On January 9, more than 300,000 West Virginia residents were shocked to learn that seemingly overnight their water was declared undrinkable, unusable even, save for flushing the toilet. In the ensuing weeks and months they would discover that a chemical mixture used to clean coal, crude MCHM, had leaked from a neglected storage tank on the banks of the Elk River, just upstream from a major water intake facility.
Despite its proximity to the drinking water supply, very little is known about crude MCHM and its potential impact on humans and the environment. Mixed messages regarding the safety of the water perpetuated the sense of fear among residents, a feeling that lingers nearly a year later, according to Evan Hansen, principal at the Morgantown-based environmental consulting firm Downstream Strategies.
“I think there are still people in the area that are not drinking the water,” Hansen said. “It is still a concern for some people.”
Half a year and millions of dollars later, another water disaster struck: A toxic algae bloom in Lake Erie contaminated the water for nearly 500,000 residents. Throughout the year, millions of Californians have continued to grapple with the new water-stressed reality accompanying the state’s historic, ongoing drought — one that has forced regulators to not only restrict water use but to scramble to prevent communities from running out of water.
The water disasters of 2014 both exposed additional threats to the nation’s water supply and have left significant unanswered questions about whether anything will be done to prevent these incidents, prolonged or acute, from happening again.
In the wake of the Freedom Industries spill, many within and outside the state were highly critical of West Virginia’s historically lax regulation of the fossil fuel and chemical industries. The state legislature took a positive step toward changing that in March, unanimously passing S.B. 373, the Aboveground Storage Tank Act. The bill seeks to tighten the regulations on chemical storage and bolster sourcewater protection in the state but as Hansen explained, the most important provisions — the actual regulations — are just being written now and proponents foresee a huge fight looming.
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“Some of the industries that are most affected by the Aboveground Storage Tank Act, specifically gas and coal, are gearing up to try to change the act so that it doesn’t impact them,” Hansen said. “And if that’s done, that would be a major change in the bill because so many of the above-ground storage tanks are used by those two industries.”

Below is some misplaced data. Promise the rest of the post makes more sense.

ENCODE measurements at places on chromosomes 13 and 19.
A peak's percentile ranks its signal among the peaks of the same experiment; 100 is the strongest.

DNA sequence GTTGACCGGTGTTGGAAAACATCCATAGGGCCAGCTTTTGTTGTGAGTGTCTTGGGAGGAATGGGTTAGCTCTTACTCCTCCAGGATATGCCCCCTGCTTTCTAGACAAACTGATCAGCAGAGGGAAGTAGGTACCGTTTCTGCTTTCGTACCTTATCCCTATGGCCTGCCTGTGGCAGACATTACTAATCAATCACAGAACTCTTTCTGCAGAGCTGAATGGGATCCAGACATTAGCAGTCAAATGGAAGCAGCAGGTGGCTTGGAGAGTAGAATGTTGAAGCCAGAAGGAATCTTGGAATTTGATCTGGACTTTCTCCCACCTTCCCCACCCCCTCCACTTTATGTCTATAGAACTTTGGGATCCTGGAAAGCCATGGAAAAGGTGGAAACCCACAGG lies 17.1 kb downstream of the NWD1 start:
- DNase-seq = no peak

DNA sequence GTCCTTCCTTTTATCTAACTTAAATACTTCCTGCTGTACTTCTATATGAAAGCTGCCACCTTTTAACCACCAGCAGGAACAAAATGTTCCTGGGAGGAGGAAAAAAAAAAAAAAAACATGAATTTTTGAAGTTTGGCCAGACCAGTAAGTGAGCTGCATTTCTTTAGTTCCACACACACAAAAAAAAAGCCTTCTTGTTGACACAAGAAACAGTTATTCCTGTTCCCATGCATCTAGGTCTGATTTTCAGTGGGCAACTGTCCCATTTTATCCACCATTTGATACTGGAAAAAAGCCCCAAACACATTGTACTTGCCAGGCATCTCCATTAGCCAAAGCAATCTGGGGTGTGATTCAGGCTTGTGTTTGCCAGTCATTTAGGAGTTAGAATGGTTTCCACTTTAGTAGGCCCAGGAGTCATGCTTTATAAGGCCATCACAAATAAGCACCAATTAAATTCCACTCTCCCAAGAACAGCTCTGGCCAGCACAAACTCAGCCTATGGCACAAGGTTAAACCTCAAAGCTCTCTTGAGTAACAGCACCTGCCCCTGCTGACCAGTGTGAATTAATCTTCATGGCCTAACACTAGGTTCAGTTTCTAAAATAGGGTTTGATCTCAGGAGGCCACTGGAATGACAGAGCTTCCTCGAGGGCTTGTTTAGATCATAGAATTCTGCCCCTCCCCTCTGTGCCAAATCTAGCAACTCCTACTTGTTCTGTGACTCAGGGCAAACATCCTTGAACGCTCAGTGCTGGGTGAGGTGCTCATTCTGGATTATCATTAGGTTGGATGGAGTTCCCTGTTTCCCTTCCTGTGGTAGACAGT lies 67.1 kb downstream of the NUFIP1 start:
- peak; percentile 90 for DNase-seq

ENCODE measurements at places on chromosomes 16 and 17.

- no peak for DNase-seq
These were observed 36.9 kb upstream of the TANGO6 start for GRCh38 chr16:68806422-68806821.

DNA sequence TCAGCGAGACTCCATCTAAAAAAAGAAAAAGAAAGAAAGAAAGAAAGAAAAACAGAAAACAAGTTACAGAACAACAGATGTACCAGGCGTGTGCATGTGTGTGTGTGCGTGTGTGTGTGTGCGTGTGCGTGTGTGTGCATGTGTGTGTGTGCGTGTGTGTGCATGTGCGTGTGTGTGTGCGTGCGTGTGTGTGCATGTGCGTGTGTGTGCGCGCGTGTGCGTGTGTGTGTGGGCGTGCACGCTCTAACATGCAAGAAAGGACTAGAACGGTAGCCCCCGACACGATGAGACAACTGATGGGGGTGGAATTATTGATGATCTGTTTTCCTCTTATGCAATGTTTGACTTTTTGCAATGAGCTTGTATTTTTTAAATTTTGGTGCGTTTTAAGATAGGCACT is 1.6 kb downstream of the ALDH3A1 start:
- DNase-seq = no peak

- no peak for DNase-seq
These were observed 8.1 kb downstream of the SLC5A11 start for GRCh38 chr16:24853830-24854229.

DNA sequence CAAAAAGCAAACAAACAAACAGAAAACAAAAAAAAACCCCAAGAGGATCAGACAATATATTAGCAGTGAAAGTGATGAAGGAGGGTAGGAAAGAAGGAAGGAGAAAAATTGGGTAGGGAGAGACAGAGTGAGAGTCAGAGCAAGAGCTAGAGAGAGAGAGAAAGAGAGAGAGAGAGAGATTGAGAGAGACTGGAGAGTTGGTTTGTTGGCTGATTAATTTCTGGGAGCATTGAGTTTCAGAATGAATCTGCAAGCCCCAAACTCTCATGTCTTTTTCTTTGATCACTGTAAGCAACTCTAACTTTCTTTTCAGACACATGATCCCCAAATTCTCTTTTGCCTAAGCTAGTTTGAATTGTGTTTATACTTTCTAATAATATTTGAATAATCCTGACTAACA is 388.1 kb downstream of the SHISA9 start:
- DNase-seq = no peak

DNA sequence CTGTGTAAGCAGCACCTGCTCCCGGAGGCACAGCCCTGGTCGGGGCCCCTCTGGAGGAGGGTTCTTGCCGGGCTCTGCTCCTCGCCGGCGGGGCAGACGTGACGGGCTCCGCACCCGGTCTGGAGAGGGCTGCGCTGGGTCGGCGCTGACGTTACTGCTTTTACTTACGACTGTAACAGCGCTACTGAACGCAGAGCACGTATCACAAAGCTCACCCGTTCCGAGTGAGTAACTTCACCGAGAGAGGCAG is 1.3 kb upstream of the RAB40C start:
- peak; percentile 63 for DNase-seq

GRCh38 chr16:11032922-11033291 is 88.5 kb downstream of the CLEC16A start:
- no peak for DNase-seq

Since the passage of the bill, the state legislature underwent historic changes, with the House of Delegates flipping from Democratic to Republican control for the first time in more than 80 years. But Hansen said he doesn’t see the fight for protection against chemical contamination as a partisan one; it’s basically about whose interests the legislators have in mind. “It would seem to me that even if the new Republican majority has some objections to parts of the bill that a winning political strategy wouldn’t be to make wholesale changes to that bill as soon as you gain the majority, [saying] ‘we’re basically going to dismantle clean water protections as one of our first acts,'” Hansen said.
In the races for federal office in the state, the chemical disaster was a forgotten, or deliberately ignored, topic. Rather than using the platform to push for substantive changes, candidates from both parties instead chose to focus their zeal on President Obama’s “war on coal” and denounce the “callous” EPA.
The outcome of S.B. 373 and the lasting impact of West Virginia’s response to the chemical disaster extends beyond the state’s borders, Hansen explained, particularly considering “most states still don’t have regulations on above-ground storage tanks.”
Toledo residents were met with a similar shock in August, when they were told the tap water in their homes had become contaminated. The culprit this time was microcystin, a toxin that leached from a massive algae bloom at the source of the region’s water supply and which is poisonous if ingested. As was the case in West Virginia, Toledo officials were left scrambling to address the source of the contamination and give residents consistent information about the safety of their water.
While the situation in Ohio was resolved far quicker than West Virginia, the lack of transparency regarding specific tests conducted and the concentration of harmful substances in the water was similarly exasperating for those affected.
CREDIT: AP Photo / Haraz N. Ghanbari
“It’s really frustrating,” 30-year-old Perrysburg resident Julia Halm told ThinkProgress shortly before the ban was officially lifted. “I want to trust what they say, but at the same time, I need to know a little more.”